MIT develops Kinect-like system to track people through walls

By on October 16, 2013, 7:15 AM

We all know how cool Microsoft's Kinect peripheral is. It has the ability to track the position of a person in a room without said person needing to hold a transmitter, and it can read hand gestures, understand voice commands, recognize facial expressions and even measure heart beats. However it only really works in the room it's placed in, as it relies on several cameras for its array of functions.

MIT's newly-developed human-tracking sensor doesn't quite have the function set or accuracy of the Kinect, but it does manage to do something the Kinect can't: track the position of people through walls. Rather than using cameras, MIT's device uses three radio antennas that are spaced around a meter apart, which then measure radio wave reflections from a person moving on the other side of a wall. Through triangulation, the position of the moving person can be shown on the system's monitor to within 10cm.

While the researchers at MIT's Computer Science and Artificial Intelligence Laboratory eventually want to bring the technology to the market, there are some issues to overcome before a commercial product can be made. One such issue is how easy it is to interfere with the system. Currently only one person can be tracked using the device, and anyone else moving in the local area causes significant interference; however in a few software iterations the researchers are hoping to track multiple people as silhouettes, like the Kinect does.

The overall size of the unit is also not particularly practical, meaning it will need to be shrunk down before mass production. MIT believes the system has a lot of potential though, being able to track when and where people in retailers stop to look at displays, or when residents in an elderly care facility fall down or stop moving for extended periods.

With significant research and development still to be done to make the system ready for real-world use, it could still be many years before we'll see radio-tracking implemented in the wild. However the team at MIT will continue to work on the system, and one day we might find ourselves being tracked in a hidden and very clever way.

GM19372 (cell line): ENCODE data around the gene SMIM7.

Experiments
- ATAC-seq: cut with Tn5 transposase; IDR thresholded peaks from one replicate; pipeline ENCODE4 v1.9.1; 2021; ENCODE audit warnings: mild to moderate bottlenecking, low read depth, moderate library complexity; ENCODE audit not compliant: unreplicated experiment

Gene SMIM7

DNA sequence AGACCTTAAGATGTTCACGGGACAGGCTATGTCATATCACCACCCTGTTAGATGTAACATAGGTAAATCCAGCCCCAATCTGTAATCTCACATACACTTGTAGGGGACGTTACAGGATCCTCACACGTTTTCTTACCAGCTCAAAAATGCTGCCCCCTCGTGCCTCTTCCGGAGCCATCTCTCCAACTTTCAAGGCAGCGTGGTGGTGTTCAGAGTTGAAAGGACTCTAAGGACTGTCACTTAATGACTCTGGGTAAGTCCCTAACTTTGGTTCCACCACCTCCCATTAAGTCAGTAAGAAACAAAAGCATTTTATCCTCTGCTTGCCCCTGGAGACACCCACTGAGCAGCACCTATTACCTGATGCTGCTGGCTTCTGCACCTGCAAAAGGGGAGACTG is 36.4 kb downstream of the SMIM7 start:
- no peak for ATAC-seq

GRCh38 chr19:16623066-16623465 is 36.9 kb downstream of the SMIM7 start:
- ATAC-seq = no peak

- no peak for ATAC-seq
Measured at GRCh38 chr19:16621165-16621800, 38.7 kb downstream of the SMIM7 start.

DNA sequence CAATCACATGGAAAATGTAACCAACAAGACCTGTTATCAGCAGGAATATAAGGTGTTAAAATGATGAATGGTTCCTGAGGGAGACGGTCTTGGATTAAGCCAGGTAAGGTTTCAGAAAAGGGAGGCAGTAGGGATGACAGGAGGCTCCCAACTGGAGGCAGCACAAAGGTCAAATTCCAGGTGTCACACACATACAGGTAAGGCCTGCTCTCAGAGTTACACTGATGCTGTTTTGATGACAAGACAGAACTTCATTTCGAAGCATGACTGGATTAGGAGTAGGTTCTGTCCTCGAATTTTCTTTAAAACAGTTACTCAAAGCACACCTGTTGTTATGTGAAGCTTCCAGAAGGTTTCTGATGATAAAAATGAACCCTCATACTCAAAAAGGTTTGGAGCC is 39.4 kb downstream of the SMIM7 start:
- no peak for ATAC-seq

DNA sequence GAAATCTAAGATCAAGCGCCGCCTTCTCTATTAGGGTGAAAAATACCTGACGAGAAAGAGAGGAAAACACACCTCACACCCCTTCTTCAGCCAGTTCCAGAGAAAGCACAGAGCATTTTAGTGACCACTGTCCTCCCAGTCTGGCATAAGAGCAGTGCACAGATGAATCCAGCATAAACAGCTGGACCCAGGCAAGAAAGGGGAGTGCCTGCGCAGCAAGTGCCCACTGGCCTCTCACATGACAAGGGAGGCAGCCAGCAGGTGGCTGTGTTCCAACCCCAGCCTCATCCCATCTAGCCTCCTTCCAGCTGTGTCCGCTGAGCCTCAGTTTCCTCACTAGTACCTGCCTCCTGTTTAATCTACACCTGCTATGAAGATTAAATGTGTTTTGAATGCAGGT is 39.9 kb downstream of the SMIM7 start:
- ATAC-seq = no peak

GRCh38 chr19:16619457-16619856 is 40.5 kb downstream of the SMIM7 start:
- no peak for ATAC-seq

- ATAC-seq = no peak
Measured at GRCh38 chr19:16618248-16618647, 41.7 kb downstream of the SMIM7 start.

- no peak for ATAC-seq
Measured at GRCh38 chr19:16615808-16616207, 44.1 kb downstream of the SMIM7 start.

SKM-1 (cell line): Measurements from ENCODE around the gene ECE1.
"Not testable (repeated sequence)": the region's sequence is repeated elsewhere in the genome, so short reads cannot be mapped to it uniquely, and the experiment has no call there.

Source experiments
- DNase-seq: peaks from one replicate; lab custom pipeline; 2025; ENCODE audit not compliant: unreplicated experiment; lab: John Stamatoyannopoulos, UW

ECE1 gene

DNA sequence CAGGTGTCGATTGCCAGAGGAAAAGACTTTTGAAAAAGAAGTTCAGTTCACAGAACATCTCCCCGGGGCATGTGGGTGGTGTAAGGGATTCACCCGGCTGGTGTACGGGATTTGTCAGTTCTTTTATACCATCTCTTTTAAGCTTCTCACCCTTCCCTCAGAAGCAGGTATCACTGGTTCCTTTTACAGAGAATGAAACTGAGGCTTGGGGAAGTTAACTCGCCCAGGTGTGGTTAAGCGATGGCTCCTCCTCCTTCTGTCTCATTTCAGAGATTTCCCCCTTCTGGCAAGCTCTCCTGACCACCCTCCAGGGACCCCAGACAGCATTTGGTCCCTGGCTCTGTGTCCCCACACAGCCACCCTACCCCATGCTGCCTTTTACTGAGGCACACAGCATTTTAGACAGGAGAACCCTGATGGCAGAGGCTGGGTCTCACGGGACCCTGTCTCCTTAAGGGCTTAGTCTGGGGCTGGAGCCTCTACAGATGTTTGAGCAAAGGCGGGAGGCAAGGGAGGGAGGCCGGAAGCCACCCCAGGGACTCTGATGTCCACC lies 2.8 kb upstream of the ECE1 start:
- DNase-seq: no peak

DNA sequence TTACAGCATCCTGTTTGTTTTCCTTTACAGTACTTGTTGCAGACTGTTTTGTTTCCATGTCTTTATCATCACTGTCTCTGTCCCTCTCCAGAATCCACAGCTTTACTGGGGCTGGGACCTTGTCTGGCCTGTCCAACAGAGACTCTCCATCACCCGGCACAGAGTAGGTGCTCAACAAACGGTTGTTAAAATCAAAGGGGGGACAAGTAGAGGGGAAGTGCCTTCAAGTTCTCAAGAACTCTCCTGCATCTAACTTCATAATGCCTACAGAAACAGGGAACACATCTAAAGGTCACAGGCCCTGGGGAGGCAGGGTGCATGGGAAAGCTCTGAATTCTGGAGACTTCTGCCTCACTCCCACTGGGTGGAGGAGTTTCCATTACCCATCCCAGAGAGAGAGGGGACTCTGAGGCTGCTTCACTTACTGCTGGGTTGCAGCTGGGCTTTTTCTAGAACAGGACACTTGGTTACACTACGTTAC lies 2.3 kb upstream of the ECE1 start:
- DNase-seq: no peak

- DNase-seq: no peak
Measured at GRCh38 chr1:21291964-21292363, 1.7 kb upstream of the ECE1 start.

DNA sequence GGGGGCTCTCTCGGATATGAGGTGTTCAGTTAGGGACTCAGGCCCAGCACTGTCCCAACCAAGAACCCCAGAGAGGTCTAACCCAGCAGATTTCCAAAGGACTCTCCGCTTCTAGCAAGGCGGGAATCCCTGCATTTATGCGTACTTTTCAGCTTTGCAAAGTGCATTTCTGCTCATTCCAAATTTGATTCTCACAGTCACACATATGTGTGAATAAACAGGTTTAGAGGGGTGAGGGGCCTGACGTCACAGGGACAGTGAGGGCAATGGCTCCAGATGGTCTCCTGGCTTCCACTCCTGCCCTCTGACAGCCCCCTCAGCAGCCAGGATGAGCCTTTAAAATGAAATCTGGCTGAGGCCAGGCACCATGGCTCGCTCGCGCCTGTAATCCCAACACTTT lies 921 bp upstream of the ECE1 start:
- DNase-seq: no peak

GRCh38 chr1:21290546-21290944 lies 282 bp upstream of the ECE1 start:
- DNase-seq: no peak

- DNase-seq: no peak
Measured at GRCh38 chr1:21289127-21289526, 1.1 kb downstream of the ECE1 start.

User Comments: 10

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tomkaten tomkaten said:

I can see this working just fine...

"Honey, stop doing the dishes, I'm picking my nose and my guy is doing fatalities." :P

2 people like this | Skidmarksdeluxe Skidmarksdeluxe said:

This message was kindly brought to you by the NSA network, their partners and friendly, helpful personnel.

To which of course of which they generously donate funding

MilwaukeeMike said:

As fun as it is to joke about the NSA, of all the things they don't care about, which room of your house you're standing in doesn't even make the list.

This however...

residents in an elderly care facility fall down or stop moving for extended periods.
could be very helpful. A friend of mine worked at a retirement community and it happened occasionally that someone would fall and be stuck until they were randomly checked on. Spending hours on the floor with a broken bone isn't all that unusual in a building full of elderly.

2 people like this | Guest said:

Looks like it wont be long before I have to upgrade my tin foil hat to a full body suit.

1 person liked this | VitalyT VitalyT said:

Comes with Predator Kit?

1 person liked this | JC713 JC713 said:

This takes creepy to a whole new level.

IAMTHESTIG said:

So... this is radar for large biological objects? How long until we need stealth solders as well as stealth jets?

Guest said:

Glad to to see that MIT is using Ubuntu; Ubuntu 13.10 is released tomorow (October 17, 2013). Linux FTW!

Emexrulsier said:

It's the start of the Umbrella corporation's computer security syytem...

WriteInVote said:

I have to dispute the person who said the NSA doesn't care what room you're in.

Former CIA head, David Patreus, let it slip the govt will spy on Americans thru electrical appliances. Search: CIA Head: We Will Spy On Americans Through Electrical Appliances

Chief technology officer of the CIA, Gus Hunt: ?We fundamentally try to collect everything and hang onto it forever.? He followed that statement up with this gem: ?It is really very nearly within our grasp to be able to compute on all human-generated information.? In other words, they want it all, and they nearly have the capacity to gather it all already.

Research "Trapwire."

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